Film: N°5 War, The / N°5 War: A Deadly Duel Behind the Dream, The / La guerre du N°5 (2017)

May 15, 2018 | By

Film: Very Good

Transfer:  n/a

Extras: n/a

Label:  n/a

Region: n/a

Released:  n/a

Genre:  Documentary / Coco Chanel / Perfume / WWII

Synopsis: A dark chapter in Coco Chanel’s life is peeled back, revealing ties to WWII Nazi figures as she attempts to protect her interest in the iconic perfume.

Special Features:  n/a




Made for French TV, Stéphane Benhamou’s documentary is very specific on the creation and impact of Coco Chanel’s most popular perfume which ultimately transformed her into a global brand and one of the wealthiest women of her time, but perhaps new to the fashion icon’s story is the rather dirty maneuvering which suggests Chanel was a self-serving Nazi sympathizer.

After Chanel engaged a chemist to fuse oils and elements to suggest a cohesive abstract fragrance and supervised the design of the now iconic bottle, Jewish financiers Paul and Pierre Wertheimer crafted a deal that enabled large scale production and distribution of Chanel’s creation to ensure the perfume became a reality in upscale shops. When the Nazis rolled into France, the Wertheimers structured a faux sale of the company to a colleague willing to safeguard the perfume’s real ownership, and ensure the Wertheimers would restore ownership and their percentage of the profits after the war.

Chanel felt she had been cheated, and used a love affair with a German officer to influence an attempt to reclaim the perfume, and what followed was a weird attempt to negotiate a peace deal with the Brits using her prior friendship with Winston Churchill. When that fell flat, she relied on her officer for protection, and chose to stay in Paris, knowing after the war she’d likely face accusations of being a collaborator.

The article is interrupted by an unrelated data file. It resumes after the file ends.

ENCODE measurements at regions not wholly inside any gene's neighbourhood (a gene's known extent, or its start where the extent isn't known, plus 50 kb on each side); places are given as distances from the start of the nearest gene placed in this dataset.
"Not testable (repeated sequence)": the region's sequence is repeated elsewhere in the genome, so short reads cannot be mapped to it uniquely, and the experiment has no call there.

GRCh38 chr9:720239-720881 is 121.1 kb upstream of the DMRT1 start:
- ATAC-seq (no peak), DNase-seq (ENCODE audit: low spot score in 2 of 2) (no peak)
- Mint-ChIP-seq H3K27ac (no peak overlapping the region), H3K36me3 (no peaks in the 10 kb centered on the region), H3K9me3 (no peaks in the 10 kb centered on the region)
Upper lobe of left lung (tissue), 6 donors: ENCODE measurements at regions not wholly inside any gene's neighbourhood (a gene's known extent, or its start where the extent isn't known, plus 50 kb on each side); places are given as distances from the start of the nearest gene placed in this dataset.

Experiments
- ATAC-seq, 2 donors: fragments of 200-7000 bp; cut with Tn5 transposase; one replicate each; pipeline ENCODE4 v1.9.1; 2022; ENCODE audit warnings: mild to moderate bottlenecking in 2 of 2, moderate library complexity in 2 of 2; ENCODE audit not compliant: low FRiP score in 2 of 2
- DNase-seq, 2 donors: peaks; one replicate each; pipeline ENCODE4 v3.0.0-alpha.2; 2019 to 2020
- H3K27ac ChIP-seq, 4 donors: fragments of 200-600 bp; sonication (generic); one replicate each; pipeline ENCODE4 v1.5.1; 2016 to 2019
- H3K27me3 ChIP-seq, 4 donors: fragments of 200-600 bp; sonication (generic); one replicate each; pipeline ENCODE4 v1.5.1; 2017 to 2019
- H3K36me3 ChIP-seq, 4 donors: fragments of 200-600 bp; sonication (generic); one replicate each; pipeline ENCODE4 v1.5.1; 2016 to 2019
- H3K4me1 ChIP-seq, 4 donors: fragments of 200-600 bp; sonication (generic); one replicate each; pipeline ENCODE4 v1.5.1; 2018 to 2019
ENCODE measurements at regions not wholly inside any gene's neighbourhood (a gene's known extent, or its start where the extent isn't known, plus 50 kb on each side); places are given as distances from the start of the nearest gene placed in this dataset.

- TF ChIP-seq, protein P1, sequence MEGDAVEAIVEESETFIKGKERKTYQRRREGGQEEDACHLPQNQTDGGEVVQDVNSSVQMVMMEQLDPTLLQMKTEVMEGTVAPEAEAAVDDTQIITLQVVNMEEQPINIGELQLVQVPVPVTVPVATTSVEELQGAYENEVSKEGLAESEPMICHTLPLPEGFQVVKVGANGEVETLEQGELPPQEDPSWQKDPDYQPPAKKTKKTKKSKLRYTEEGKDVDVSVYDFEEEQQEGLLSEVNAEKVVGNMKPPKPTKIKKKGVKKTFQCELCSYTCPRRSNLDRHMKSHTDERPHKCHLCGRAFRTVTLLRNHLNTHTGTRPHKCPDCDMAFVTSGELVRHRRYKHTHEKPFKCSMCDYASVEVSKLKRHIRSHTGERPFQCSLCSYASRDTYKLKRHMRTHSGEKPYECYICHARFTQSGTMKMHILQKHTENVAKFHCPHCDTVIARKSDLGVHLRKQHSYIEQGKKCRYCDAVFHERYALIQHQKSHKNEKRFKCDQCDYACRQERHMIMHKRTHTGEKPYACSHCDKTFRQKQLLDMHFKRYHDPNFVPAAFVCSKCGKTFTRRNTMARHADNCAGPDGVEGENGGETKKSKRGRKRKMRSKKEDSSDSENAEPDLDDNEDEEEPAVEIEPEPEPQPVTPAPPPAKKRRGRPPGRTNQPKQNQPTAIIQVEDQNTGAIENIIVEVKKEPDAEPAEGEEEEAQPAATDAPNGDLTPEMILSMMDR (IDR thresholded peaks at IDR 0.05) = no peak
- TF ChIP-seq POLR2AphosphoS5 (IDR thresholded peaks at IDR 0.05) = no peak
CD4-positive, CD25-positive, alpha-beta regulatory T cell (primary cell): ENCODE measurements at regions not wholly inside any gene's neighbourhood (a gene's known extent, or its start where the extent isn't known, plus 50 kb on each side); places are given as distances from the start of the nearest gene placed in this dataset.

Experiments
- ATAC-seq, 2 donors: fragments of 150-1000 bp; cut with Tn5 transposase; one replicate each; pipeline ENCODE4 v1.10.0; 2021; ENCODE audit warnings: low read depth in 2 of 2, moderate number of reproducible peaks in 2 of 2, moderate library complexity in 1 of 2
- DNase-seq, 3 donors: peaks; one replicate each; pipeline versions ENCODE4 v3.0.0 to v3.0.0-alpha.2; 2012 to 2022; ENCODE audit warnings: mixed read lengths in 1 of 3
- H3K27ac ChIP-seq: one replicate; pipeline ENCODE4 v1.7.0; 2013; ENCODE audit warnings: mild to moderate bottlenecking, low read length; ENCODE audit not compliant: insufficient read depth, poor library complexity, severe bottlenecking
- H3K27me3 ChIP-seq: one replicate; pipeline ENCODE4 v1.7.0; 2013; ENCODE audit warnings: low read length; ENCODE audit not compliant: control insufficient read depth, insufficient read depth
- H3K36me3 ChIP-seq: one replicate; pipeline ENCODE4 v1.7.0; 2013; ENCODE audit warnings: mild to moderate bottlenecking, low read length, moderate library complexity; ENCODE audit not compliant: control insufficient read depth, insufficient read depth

It’s a fascinating tale of espionage, jealousy, and protecting a brand which ultimately brought Chanel great wealth and security. The fashion tzarina isn’t characterized as a racist per se, but in feeling cheated, she exploited the regulations of Vichy France and attempted to acquire the wealth to which she wasn’t so wholly entitled. It was the Wertheimers who saved the brand by starting up a new manufacturing plant in the U.S. using key ingredients smuggled from France, and marketing the perfume to middle class consumers which broadened the brand’s base.

The animated renditions of Chanel and some of the murky Nazi characters are rather stilted, but inspired is recreating hand-tinted footage of archival and newsreel footage from the 1920s using a simple yet fashionable colour palette. Stéphane Benhamou direction organizes the chronology of suspenseful events in a tight 52 min. running time, but it does feel compressed at times; it isn’t a rushed narrative, but while the ending is neat and tidy, leaving us with Chanel as a multimillionaire with more than a little guilt staining her gown, is does feel abrupt.



© 2018 Mark R. Hasan



External References:
Editor’s BlogIMDB — TJFF 2018
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Category: Blu-ray / DVD Film Review

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